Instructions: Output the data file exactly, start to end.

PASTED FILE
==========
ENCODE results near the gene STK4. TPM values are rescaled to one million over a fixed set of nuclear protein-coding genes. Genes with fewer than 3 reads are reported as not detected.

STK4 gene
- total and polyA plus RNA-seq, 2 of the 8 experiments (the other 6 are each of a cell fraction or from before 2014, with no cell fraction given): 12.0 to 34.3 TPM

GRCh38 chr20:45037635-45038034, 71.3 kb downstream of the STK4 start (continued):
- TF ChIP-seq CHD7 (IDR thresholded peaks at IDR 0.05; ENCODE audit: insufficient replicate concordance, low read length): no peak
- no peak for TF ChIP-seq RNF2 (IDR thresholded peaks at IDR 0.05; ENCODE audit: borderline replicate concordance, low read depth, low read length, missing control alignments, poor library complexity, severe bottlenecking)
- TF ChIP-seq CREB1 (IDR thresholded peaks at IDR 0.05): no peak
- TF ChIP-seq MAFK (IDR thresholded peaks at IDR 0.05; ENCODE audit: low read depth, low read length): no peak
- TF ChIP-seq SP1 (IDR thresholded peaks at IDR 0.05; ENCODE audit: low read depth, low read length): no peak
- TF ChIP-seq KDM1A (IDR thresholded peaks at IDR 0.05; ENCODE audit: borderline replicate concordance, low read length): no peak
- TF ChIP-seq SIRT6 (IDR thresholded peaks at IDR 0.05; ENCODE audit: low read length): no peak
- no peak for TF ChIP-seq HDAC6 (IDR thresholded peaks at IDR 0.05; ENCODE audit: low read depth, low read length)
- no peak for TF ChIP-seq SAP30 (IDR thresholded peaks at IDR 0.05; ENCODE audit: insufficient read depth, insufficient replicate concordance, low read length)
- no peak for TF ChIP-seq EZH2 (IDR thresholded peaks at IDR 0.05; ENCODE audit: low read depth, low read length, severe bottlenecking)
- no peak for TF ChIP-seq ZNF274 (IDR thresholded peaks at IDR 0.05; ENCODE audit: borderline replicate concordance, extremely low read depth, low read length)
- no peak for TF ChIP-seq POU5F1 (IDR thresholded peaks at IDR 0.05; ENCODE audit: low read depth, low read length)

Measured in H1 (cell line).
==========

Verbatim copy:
ENCODE results near the gene STK4. TPM values are rescaled to one million over a fixed set of nuclear protein-coding genes. Genes with fewer than 3 reads are reported as not detected.

STK4 gene
- total and polyA plus RNA-seq, 2 of the 8 experiments (the other 6 are each of a cell fraction or from before 2014, with no cell fraction given): 12.0 to 34.3 TPM

GRCh38 chr20:45037635-45038034, 71.3 kb downstream of the STK4 start (continued):
- TF ChIP-seq CHD7 (IDR thresholded peaks at IDR 0.05; ENCODE audit: insufficient replicate concordance, low read length): no peak
- no peak for TF ChIP-seq RNF2 (IDR thresholded peaks at IDR 0.05; ENCODE audit: borderline replicate concordance, low read depth, low read length, missing control alignments, poor library complexity, severe bottlenecking)
- TF ChIP-seq CREB1 (IDR thresholded peaks at IDR 0.05): no peak
- TF ChIP-seq MAFK (IDR thresholded peaks at IDR 0.05; ENCODE audit: low read depth, low read length): no peak
- TF ChIP-seq SP1 (IDR thresholded peaks at IDR 0.05; ENCODE audit: low read depth, low read length): no peak
- TF ChIP-seq KDM1A (IDR thresholded peaks at IDR 0.05; ENCODE audit: borderline replicate concordance, low read length): no peak
- TF ChIP-seq SIRT6 (IDR thresholded peaks at IDR 0.05; ENCODE audit: low read length): no peak
- no peak for TF ChIP-seq HDAC6 (IDR thresholded peaks at IDR 0.05; ENCODE audit: low read depth, low read length)
- no peak for TF ChIP-seq SAP30 (IDR thresholded peaks at IDR 0.05; ENCODE audit: insufficient read depth, insufficient replicate concordance, low read length)
- no peak for TF ChIP-seq EZH2 (IDR thresholded peaks at IDR 0.05; ENCODE audit: low read depth, low read length, severe bottlenecking)
- no peak for TF ChIP-seq ZNF274 (IDR thresholded peaks at IDR 0.05; ENCODE audit: borderline replicate concordance, extremely low read depth, low read length)
- no peak for TF ChIP-seq POU5F1 (IDR thresholded peaks at IDR 0.05; ENCODE audit: low read depth, low read length)

Measured in H1 (cell line).